The final episode of the season offered everything you could have hoped for in terms of plot, but the score courtesy of Ramin Djawadi, was also sensational—as was the lighting. So much so I watched the episode twice in a row.
Nothing comes close to the grandeur of the great scenes; even a classy series like House of Cards feels mundane by comparison. I have quoted it before, but I love this explanation from George R.R. Martin, author of the books:
“Fantasy is silver and scarlet, indigo and azure, obsidian veined with gold and lapis lazuli. Reality is plywood and plastic, done up in mud brown and olive drab. Fantasy tastes of habaneros and honey, cinnamon and cloves, rare red meat and wines as sweet as summer. Reality is beans and tofu, and ashes at the end. Reality is the strip malls of Burbank, the smokestacks of Cleveland, a parking garage in Newark. Fantasy is the towers of Minas Tirith, the ancient stones of Gormenghast, the halls of Camelot. Fantasy flies on the wings of Icarus, reality on Southwest Airlines. Why do our dreams become so much smaller when they finally come true?”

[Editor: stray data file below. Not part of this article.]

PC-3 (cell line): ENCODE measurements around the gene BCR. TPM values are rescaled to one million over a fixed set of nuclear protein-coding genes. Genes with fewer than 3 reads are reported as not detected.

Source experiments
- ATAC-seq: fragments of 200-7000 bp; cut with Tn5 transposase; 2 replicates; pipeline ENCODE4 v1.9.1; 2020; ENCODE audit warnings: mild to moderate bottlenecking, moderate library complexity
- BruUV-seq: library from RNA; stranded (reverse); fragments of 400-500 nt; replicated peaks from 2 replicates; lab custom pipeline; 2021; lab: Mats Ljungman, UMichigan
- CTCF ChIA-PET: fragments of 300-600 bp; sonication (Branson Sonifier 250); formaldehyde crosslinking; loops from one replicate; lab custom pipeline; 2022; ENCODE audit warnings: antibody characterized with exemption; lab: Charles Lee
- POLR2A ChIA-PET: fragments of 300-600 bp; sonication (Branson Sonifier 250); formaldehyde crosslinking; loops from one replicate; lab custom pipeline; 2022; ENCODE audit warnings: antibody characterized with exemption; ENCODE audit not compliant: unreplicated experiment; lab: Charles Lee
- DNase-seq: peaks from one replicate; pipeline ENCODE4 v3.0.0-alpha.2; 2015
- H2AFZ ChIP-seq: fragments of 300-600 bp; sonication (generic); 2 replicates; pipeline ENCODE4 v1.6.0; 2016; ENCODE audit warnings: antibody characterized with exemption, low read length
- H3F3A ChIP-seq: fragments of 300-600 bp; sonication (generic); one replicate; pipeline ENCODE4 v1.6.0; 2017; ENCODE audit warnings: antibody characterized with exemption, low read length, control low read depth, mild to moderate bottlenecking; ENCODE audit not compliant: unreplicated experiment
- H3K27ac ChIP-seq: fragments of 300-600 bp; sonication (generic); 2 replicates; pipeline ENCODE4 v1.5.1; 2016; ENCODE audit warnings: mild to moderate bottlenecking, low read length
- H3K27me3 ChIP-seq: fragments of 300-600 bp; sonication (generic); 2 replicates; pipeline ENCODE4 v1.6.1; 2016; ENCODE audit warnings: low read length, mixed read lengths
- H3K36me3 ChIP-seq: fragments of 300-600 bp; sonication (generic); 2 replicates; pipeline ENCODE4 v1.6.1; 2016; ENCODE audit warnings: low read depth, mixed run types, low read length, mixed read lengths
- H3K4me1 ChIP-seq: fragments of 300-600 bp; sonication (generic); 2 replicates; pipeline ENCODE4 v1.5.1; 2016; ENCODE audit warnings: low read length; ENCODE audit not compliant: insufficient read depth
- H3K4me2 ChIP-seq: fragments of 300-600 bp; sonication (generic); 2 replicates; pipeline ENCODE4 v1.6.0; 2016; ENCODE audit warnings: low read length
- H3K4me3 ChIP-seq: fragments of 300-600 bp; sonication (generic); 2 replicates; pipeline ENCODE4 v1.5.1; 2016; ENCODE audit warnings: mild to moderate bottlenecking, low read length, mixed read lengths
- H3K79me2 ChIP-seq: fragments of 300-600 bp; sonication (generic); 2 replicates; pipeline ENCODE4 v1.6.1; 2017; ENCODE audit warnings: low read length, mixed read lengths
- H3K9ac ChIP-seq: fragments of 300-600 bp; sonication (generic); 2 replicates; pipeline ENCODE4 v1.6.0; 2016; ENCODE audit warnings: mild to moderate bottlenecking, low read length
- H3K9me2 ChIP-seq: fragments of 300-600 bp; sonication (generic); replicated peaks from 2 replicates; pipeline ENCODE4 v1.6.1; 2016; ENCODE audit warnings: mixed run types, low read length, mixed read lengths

His words remind me of the poetry in Beyonce’s recent album, Lemonade – another epic fantasy that demands multiple viewings.
Her hips grind, pestle and mortar, cinnamon and cloves. Whenever he pulls out … loss. Dear moon, we blame you for floods … for the flush of blood … for men who are also wolves. We blame for the night for the dark, for the ghosts.
It is perhaps an unprecedented fact that Season 6 of the TV series is mostly based on Book 6, The Winds of Winter, which is surely written but still not released. We can only hope Book 7, which Martin has said will be the last, somehow follows more swiftly in its wake. In the meantime, I’ll gladly revel in another season or two (or three?!) of Game of Thrones, as conceived by David Benioff and D.B Weiss and, fortunately for fans of the books, Martin himself.